Harrison says he ultimately chose between signing with A&M, Michigan, Oregon, Washington State or UCLA. His .560 batting average with 11 RBIs in a drastically shortened senior season, along with a state tournament MVP award as a junior helped him draw recruiting attention.

Former A&M assistant coach and current Nebraska head coach Will Bolt first saw Harrison and his defensive abilities watching him play a tournament in Washington state. A&M quickly realized it was going to be in a recruiting battle with several Pac-12 Conference schools for Harrison.

All Harrison needed was to get to Aggieland. On his first official visit, Harrison committed to the Aggies on the spot.

“I just remember watching the 2016 team and they were No. 1 in the country and I just always thought I would love to play over here,” he said. “When the opportunity came, it was great to hear, and I’m so glad that it happened.”

Missing most of his senior season and any kind of summer workouts due to COVID-19 made the transition into SEC baseball a little tough at first, he said. But a wealth of veterans on the Aggie roster have been key in helping him make the quick adjustment, including first baseman Will Frizzell (the other Aggie to start every game), reliever Chandler Jozwiak, and Coleman.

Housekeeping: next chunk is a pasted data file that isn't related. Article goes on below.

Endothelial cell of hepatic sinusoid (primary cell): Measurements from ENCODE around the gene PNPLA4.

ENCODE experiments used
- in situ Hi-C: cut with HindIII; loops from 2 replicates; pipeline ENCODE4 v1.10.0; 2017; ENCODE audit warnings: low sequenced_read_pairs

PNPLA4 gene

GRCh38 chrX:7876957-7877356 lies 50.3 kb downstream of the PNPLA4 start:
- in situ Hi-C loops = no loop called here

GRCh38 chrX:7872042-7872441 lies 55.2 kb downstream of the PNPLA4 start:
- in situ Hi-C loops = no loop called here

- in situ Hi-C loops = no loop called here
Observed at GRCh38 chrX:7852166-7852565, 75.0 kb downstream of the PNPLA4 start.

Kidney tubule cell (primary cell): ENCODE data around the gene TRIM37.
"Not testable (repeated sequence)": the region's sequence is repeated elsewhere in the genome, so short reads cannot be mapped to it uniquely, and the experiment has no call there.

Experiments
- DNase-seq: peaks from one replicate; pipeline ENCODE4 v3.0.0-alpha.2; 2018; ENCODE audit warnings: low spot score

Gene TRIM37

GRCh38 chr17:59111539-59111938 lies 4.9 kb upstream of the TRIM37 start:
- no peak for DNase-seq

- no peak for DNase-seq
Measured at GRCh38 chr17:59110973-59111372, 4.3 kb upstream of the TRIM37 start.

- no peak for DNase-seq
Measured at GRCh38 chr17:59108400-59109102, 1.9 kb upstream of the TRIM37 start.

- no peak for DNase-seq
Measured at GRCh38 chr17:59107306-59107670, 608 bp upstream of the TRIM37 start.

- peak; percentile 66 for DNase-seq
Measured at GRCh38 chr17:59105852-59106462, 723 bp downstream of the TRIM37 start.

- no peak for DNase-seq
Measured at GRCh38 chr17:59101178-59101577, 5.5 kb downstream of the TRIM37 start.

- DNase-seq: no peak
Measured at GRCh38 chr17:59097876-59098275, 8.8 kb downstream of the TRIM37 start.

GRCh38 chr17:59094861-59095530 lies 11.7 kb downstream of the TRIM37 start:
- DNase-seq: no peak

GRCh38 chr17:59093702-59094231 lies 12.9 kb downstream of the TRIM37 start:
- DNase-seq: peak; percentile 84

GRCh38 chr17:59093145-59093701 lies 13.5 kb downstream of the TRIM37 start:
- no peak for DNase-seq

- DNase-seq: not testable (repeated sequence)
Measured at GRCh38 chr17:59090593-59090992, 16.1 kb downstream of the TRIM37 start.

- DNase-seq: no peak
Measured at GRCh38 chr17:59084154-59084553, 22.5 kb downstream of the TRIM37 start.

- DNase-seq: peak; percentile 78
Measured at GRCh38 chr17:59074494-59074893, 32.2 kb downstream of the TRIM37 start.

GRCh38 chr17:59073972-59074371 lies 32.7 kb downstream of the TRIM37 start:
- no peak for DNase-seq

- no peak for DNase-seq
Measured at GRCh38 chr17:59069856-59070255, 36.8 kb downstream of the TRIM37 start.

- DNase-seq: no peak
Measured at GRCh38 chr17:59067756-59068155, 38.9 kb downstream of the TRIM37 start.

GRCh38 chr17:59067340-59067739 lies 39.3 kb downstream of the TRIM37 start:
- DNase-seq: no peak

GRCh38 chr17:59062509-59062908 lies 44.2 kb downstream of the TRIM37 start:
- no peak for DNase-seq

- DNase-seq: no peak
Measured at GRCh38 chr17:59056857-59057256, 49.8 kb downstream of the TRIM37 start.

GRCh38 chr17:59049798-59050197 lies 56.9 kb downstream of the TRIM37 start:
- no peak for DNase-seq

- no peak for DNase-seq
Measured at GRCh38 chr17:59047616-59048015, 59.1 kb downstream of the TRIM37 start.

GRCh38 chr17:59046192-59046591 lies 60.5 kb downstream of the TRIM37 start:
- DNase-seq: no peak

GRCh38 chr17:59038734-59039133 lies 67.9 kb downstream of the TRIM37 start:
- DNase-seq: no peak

“Going through this league as a freshman, it’s hard,” Coleman said. “I’ve been through it my freshman year, but taking him under my wing and guiding him through it, he’s never been down on himself. He knows his capability in the order, and he’s always going to produces for us.”

Harrison and the Aggies (18-9, 2-4) should have an opportunity to produce some offense against the Tigers (8-16, 1-5) this weekend. Missouri’s three probable starters all have ERAs above 5.00. Missouri also got swept by No. 1 Vanderbilt last week and lost a rivalry matchup with Kansas 10-9 on Tuesday. The Tigers are ranked last in the SEC in team batting average (.241) and last in ERA (7.26).

No matter the opponent, the Aggies know Harrison has already established himself as a SEC-caliber defender at short.

“For him to play at that level at Texas A&M and the SEC in that position, I mean it’s as good as it gets,” A&M head coach Rob Childress said.

NOTES — A&M junior left-hander Chris Weber (1-0, 4.58 ERA) again will fill in for starting pitcher Bryce Miller, who will not make the trip due to a positive COVID-19 test last week. Weber will follow senior left-hander Dustin Saenz (4-2, 3.07) and sophomore lefty Jonathan Childress (2-2, 3.38) in the same rotation the Aggies used against Georgia last week. Missouri will start three right-handers: sophomore Spencer Miles (1-4, 6.47) on Thursday, sophomore Seth Halvorsen (2-1, 7.52) on Friday and freshman Zach Hise (0-3, 5.40) on Saturday. ... A&M’s pitchers enter the series ranked seventh in the country in strikeout-to-walk ratio (3.90), while the Aggie hitters rank third in walks (146) and ninth in hits (243). Saenz ranks 13th in the country in strikeouts with 50.